Seven Tooth Pinion

Thu, 21 Feb 2013

For the next page of the forth coming Gear Zine I need a small drive gear to run against a larger gear. I've decided on a seven tooth gear. The teeth on smaller gears need a more pronounced curved surface than do the teeth on larger gears so I've opted for a gear made from double thickness card where the teeth profiles can be individually cut.


I've gone for the same round pin in a square tube layout as the other gears. The addition of the two green pieces hold the gear square against the axle.


And here's the result. Looking good so far!

Comments (5)

  • Smelter February 22, 2013 at 8:51 am

    Looking like you’ve got the

    Looking like you've got the makings of an epicyclic gearbox there Rob.

    http://www.roymech.co.uk/Useful_Tables/Drive/Epi_cyclic_gears.html

    You might find this on-line calculator useful.

    http://woodgears.ca/gear_cutting/template.html

     

     

    You read my mind 🙂 – RI

    • Smelter February 24, 2013 at 3:40 pm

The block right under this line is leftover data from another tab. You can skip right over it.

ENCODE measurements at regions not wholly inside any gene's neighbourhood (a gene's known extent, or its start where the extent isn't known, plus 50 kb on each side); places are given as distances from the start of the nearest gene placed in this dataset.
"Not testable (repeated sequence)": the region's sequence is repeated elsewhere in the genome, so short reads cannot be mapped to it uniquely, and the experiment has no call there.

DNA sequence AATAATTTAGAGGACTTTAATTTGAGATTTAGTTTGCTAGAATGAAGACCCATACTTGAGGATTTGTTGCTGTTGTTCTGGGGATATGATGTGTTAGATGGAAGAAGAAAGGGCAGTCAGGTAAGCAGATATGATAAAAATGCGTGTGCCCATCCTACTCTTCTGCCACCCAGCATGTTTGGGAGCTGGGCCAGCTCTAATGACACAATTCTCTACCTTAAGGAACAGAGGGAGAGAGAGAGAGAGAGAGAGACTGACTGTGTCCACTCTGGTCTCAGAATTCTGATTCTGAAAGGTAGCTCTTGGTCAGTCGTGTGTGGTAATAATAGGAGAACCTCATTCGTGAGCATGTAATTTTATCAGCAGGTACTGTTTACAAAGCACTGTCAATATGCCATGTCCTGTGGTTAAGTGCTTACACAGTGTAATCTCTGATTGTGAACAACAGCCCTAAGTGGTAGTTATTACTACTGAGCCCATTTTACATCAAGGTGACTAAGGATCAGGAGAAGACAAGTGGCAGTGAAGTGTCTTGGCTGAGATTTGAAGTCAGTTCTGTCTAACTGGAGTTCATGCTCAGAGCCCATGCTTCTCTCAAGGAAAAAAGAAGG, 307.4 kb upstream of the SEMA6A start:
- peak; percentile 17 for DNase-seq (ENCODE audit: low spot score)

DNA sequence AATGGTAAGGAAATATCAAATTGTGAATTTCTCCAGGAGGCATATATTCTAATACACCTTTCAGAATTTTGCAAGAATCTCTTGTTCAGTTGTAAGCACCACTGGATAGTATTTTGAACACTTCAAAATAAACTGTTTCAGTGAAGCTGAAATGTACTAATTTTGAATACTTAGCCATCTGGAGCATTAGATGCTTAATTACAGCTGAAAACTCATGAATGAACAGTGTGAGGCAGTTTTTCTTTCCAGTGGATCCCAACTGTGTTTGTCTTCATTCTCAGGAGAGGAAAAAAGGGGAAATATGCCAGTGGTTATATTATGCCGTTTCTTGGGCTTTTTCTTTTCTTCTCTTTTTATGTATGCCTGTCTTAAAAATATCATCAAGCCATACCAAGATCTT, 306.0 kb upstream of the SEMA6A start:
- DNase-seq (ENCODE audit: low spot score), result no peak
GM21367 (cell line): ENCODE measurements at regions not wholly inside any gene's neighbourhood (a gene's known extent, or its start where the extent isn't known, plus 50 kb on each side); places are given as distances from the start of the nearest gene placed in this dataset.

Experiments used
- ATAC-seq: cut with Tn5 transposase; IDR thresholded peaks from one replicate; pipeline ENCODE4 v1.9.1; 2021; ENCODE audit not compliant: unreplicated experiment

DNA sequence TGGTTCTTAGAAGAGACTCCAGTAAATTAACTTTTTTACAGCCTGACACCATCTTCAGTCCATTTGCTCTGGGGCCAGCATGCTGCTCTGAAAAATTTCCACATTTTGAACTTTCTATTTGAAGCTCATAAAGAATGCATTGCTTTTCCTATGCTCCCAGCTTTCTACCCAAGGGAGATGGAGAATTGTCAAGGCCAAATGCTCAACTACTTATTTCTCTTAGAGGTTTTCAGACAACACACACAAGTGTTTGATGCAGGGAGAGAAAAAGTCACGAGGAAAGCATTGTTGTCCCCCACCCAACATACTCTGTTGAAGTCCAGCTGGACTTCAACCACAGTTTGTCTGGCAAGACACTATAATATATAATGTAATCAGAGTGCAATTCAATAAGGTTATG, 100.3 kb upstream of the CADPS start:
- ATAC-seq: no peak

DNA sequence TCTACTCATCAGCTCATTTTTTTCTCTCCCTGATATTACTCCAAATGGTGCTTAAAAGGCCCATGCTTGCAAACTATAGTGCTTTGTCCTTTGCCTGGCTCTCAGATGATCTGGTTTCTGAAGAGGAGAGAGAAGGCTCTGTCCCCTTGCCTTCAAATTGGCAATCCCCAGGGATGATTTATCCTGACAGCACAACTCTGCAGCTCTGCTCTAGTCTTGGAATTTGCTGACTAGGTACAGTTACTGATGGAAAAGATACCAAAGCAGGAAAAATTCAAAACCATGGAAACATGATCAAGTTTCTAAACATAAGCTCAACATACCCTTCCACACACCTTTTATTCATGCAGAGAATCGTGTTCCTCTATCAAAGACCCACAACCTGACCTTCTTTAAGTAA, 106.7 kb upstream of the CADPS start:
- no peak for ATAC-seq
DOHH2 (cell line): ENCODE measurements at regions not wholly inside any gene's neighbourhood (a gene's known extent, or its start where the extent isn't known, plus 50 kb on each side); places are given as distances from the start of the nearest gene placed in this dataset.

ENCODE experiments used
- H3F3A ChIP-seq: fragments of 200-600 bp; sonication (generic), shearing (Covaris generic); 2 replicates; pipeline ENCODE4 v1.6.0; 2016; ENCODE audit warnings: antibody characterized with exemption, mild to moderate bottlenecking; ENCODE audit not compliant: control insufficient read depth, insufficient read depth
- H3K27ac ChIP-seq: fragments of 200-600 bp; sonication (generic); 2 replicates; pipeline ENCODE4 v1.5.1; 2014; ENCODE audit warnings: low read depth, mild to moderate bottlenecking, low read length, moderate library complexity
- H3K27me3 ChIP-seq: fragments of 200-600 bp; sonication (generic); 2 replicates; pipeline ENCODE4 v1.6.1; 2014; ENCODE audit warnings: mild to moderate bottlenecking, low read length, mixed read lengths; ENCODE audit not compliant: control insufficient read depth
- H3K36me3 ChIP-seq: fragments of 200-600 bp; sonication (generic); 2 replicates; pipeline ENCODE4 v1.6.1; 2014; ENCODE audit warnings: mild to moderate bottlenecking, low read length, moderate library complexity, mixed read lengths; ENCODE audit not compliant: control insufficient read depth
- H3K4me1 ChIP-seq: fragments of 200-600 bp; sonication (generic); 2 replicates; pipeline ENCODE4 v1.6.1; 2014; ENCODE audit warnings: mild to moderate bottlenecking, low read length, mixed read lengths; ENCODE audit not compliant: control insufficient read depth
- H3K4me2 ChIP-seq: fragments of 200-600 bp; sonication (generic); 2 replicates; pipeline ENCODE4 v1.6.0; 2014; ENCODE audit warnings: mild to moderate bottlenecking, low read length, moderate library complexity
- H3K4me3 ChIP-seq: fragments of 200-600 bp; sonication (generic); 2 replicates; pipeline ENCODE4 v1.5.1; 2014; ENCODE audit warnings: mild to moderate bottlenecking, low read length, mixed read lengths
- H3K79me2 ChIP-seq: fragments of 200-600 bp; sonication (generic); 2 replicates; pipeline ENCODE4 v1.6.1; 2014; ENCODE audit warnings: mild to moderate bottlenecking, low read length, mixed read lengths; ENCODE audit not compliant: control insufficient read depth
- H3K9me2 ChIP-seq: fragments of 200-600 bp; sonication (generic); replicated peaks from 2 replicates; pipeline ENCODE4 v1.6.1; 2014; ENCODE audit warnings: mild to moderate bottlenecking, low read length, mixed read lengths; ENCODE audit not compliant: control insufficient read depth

Oops, Sorry. Didn’t intend to

      Oops, Sorry. Didn't intend to post a spoiler.

      But then if you will keep posting teasers! 🙂 

      No problem 🙂 Not sure if I can make an annular gear yet.- RI

  • krishnaconsu February 27, 2013 at 11:55 am

    Awesome way of

    Awesome way of designing….

     

    please keep posting such models for students

     

    Marathi Kavita

    • maxlrainer May 19, 2013 at 3:39 pm

      I found an interesting
      I found an interesting implementation of using this gears in a "bookwheel "
      You can find it here:
      http://de.wikipedia.org/wiki/

      Please consider "Quelle " at the bottom of the page in english:

      Thanks! Fascinating stuff! – RI

      • Smelter May 19, 2013 at 5:22 pm

        That method is still used in

        That method is still used in rotating jewelry display cases.

        And for pasties. – RI

Comments are closed.